The Seward Phoenix Log - News of the Eastern Kenai Peninsula since 1966

Stranded otter numbers remain high

 


Veterinarians at the Alaska SeaLife Center say there is every indication that 2016 will be another record year for their Wildlife Response Program following admission of two sea otter pups in the past month.

Already this year the nonprofit organization, which is the only permitted marine mammal wildlife rehabilitation entity in Alaska, has recorded 80 reports alone involving otters, and that is before the summer stranding season has begun. That number compares with a total 300 otters reported to the center in 2015, 116 of which became cases the center was directly involved in, peaking in September at a rate 16 times higher than for the same period in 2014.

Otter EL1620 was received into the center from Cordova March 7, following on the heels of otter EL1616, a pup stranded in the Kachemak Bay area. While sea otter EL1620 was observed to be a healthy size and weight, its stranding location and other factors raised concerns for the ASLC Wildlife Response Team who ultimately determined to admit EL1620. Pup EL1616 was observed in waters off Homer, appearing malnourished with other signs of stranding and an imminent threat of killer whales surrounding the pup.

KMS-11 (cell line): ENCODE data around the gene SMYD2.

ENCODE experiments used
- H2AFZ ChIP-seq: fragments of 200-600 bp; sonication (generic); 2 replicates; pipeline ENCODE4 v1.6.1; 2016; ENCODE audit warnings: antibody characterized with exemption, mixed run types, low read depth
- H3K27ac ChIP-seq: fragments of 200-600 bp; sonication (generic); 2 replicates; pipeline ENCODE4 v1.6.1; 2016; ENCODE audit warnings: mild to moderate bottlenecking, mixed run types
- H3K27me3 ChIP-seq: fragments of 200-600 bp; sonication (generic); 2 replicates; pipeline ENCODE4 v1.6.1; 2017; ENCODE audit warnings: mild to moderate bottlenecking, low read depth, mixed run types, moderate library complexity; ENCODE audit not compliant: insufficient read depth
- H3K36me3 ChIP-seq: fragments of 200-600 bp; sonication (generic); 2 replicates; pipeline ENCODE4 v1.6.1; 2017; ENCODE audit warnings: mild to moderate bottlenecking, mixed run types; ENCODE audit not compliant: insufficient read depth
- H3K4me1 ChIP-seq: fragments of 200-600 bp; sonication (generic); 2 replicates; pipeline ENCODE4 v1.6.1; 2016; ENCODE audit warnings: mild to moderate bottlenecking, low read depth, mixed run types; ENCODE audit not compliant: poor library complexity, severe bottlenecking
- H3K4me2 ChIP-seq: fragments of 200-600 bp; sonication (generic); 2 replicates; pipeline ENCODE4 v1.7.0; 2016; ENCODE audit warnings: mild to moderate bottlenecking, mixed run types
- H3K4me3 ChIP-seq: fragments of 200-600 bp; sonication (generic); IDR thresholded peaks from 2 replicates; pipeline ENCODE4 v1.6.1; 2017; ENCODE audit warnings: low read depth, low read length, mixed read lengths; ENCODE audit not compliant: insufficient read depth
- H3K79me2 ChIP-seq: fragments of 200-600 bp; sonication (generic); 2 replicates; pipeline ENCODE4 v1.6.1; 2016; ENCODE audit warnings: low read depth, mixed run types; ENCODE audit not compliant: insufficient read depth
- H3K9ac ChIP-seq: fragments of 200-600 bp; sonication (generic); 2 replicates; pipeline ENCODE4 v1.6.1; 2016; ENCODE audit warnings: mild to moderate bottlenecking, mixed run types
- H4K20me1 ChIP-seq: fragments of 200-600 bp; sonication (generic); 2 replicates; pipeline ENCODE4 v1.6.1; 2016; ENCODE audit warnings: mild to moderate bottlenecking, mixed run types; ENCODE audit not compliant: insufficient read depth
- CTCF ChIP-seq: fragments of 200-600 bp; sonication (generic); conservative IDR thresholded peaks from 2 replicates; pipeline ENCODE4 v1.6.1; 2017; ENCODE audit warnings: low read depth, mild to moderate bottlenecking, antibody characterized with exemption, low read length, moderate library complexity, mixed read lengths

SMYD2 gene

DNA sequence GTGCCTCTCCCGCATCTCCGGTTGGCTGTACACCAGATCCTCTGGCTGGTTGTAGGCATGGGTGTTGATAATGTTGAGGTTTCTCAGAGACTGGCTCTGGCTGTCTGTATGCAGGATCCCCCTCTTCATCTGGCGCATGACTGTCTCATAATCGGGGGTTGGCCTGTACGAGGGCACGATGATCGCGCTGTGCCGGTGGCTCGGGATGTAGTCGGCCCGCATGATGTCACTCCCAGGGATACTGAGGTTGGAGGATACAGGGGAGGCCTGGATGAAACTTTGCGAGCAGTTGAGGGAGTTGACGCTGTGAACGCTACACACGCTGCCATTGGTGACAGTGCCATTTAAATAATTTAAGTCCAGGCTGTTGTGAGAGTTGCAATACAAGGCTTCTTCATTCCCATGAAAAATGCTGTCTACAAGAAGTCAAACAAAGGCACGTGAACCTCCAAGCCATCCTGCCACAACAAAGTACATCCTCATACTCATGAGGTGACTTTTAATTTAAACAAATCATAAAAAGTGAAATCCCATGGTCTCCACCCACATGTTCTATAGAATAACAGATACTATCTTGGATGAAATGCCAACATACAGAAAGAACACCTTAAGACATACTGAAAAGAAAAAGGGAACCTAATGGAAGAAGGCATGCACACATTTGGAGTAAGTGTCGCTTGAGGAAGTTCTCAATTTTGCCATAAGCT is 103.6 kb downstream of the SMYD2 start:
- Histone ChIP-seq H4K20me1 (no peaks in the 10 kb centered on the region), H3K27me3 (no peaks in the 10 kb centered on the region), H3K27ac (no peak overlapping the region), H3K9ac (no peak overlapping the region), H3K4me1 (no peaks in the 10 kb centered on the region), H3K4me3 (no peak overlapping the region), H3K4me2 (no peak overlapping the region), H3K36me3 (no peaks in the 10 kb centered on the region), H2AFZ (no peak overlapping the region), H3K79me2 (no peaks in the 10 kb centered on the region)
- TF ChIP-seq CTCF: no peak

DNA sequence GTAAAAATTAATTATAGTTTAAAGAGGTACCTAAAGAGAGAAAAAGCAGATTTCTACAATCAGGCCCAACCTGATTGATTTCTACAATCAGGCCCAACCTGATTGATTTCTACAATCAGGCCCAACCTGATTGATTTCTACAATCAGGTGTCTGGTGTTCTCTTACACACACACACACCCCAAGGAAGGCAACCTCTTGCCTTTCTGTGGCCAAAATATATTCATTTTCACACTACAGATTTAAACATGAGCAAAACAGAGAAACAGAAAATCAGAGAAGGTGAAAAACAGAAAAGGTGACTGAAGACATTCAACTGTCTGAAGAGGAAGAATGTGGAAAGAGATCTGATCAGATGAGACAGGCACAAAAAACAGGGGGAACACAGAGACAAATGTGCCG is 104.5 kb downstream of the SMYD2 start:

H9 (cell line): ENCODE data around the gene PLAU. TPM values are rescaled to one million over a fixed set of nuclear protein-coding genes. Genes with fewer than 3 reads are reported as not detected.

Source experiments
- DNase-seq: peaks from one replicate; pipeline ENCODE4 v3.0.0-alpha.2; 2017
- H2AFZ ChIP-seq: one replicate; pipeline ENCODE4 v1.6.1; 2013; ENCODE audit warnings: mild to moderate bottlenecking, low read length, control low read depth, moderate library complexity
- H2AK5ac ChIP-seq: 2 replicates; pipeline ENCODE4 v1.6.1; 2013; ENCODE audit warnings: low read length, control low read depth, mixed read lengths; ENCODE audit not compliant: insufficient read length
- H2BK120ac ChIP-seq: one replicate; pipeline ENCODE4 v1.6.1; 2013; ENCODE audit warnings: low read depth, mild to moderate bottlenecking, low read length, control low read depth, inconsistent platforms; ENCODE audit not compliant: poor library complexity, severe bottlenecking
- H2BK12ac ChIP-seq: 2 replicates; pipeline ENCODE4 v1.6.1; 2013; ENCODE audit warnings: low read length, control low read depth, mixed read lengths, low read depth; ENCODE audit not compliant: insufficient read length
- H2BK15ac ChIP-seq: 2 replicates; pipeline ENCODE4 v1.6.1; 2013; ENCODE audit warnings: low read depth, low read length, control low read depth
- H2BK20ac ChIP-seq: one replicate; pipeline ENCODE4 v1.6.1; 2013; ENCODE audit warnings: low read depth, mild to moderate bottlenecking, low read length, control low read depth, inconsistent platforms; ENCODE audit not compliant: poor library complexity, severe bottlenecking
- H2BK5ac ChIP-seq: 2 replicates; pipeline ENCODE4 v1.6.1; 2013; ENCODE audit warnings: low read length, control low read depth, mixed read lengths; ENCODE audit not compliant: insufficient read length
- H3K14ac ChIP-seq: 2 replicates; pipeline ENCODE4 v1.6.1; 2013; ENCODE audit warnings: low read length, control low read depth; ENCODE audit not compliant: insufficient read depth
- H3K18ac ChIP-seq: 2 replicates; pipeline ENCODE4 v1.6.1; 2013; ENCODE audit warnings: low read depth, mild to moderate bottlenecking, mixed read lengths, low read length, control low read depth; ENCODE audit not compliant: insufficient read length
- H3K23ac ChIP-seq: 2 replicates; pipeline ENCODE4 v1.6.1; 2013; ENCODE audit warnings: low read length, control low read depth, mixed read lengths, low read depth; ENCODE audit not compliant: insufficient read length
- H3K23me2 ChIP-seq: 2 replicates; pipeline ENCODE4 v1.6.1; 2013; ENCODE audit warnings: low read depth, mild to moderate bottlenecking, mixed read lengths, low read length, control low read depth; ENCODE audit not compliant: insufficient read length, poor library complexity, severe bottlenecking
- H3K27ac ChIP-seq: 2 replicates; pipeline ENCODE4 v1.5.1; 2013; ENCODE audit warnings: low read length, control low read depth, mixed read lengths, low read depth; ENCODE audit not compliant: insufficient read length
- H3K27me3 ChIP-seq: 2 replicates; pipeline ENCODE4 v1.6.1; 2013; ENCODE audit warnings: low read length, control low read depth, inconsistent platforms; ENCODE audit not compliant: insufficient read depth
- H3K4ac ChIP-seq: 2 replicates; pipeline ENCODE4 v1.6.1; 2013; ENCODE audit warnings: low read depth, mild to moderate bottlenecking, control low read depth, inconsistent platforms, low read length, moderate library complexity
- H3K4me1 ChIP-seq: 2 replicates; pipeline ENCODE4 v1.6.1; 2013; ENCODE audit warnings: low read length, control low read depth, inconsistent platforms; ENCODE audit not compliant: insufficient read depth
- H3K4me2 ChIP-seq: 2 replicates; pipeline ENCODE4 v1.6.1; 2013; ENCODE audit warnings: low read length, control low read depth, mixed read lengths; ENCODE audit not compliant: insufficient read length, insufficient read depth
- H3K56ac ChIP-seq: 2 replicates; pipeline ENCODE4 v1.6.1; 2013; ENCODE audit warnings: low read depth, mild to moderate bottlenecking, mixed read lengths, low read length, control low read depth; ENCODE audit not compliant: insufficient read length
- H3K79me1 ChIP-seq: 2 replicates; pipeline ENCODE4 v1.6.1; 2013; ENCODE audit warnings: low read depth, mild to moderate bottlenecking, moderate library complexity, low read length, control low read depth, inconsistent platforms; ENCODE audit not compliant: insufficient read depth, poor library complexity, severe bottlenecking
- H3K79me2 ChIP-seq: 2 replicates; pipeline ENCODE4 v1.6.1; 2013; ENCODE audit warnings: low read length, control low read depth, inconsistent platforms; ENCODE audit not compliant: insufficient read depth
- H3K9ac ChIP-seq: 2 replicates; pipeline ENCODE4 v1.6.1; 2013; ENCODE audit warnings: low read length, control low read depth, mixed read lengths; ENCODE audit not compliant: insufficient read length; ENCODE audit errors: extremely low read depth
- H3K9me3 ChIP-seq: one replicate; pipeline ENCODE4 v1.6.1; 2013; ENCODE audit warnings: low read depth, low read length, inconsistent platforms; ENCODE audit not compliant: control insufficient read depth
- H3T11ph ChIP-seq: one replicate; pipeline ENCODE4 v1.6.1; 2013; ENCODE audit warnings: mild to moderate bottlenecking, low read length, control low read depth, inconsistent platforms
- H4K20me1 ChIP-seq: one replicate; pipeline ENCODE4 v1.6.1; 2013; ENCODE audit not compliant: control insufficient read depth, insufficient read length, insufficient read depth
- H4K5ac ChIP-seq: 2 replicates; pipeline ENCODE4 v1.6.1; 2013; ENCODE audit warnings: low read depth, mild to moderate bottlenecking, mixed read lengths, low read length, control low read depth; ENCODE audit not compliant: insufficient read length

Sea otters under six months require 24-hour watch. Typically ASLC staff expect to be on 24/7 duty during the summer stranding season; however, over the past 10 month period the ASLC Wildlife Response Team has been on the mandatory 24-hour watch continuously with the exception of 21 days.

According to ASLC veterinarian Carrie Goertz, there is a general increase across all causes of otter deaths and there are some indications that something new may be exacerbating the situation.

“It’s hard to say how much impact the uptick in algal blooms or the El Nino pattern is having,” says Goertz.

“However, the feeling is that it must be having some impact which is distressing since both are expected to continue this year.”

Currently the ASLC has six sea otters in residence. With the beginning of the stranding season later this spring, staff fully anticipates the trend to continue.

ASLC is the only permanent marine rehabilitation center in Alaska, responding to wildlife such as seals, walrus and sea otters. The center’s Wildlife Response Program responds to sea otters with the authorization of U.S. Fish and Wildlife Service. Once a sea otter is admitted to the center, it is closely monitored by the veterinary and animal care staff at ASLC.

Alaska SeaLife Center President and CEO Tara Riemer explained, “We have no federal or state funding to care for sea otters, and we rely on donations to keep this program going.”

The Alaska SeaLife Center operates a 24-hour hotline for the public to report stranded marine mammals or birds, and encourages people who have found a stranded or sick marine animal to avoid touching or approaching the animal. Call first, 1-888-774-SEAL.

 

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